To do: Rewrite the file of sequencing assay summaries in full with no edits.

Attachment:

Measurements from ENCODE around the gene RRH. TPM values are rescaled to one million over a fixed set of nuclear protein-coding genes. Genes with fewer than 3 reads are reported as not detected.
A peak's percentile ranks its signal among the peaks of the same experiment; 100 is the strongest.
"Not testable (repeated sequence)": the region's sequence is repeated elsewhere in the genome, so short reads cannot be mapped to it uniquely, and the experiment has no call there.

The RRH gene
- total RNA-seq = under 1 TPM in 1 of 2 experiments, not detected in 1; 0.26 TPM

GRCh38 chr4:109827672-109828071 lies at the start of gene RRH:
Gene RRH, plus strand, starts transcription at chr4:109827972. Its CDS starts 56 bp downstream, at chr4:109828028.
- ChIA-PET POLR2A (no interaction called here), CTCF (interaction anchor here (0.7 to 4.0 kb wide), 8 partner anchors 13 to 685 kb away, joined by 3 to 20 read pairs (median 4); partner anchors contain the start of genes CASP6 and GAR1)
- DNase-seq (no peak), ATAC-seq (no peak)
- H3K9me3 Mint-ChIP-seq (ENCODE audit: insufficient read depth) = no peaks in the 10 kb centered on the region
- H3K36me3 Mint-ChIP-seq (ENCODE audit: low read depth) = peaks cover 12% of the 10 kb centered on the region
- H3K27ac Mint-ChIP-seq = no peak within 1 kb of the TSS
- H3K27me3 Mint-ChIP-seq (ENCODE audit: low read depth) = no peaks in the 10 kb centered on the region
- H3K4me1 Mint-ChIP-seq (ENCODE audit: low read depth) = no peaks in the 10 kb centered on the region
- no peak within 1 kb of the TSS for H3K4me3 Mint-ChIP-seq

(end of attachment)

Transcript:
Measurements from ENCODE around the gene RRH. TPM values are rescaled to one million over a fixed set of nuclear protein-coding genes. Genes with fewer than 3 reads are reported as not detected.
A peak's percentile ranks its signal among the peaks of the same experiment; 100 is the strongest.
"Not testable (repeated sequence)": the region's sequence is repeated elsewhere in the genome, so short reads cannot be mapped to it uniquely, and the experiment has no call there.

The RRH gene
- total RNA-seq = under 1 TPM in 1 of 2 experiments, not detected in 1; 0.26 TPM

GRCh38 chr4:109827672-109828071 lies at the start of gene RRH:
Gene RRH, plus strand, starts transcription at chr4:109827972. Its CDS starts 56 bp downstream, at chr4:109828028.
- ChIA-PET POLR2A (no interaction called here), CTCF (interaction anchor here (0.7 to 4.0 kb wide), 8 partner anchors 13 to 685 kb away, joined by 3 to 20 read pairs (median 4); partner anchors contain the start of genes CASP6 and GAR1)
- DNase-seq (no peak), ATAC-seq (no peak)
- H3K9me3 Mint-ChIP-seq (ENCODE audit: insufficient read depth) = no peaks in the 10 kb centered on the region
- H3K36me3 Mint-ChIP-seq (ENCODE audit: low read depth) = peaks cover 12% of the 10 kb centered on the region
- H3K27ac Mint-ChIP-seq = no peak within 1 kb of the TSS
- H3K27me3 Mint-ChIP-seq (ENCODE audit: low read depth) = no peaks in the 10 kb centered on the region
- H3K4me1 Mint-ChIP-seq (ENCODE audit: low read depth) = no peaks in the 10 kb centered on the region
- no peak within 1 kb of the TSS for H3K4me3 Mint-ChIP-seq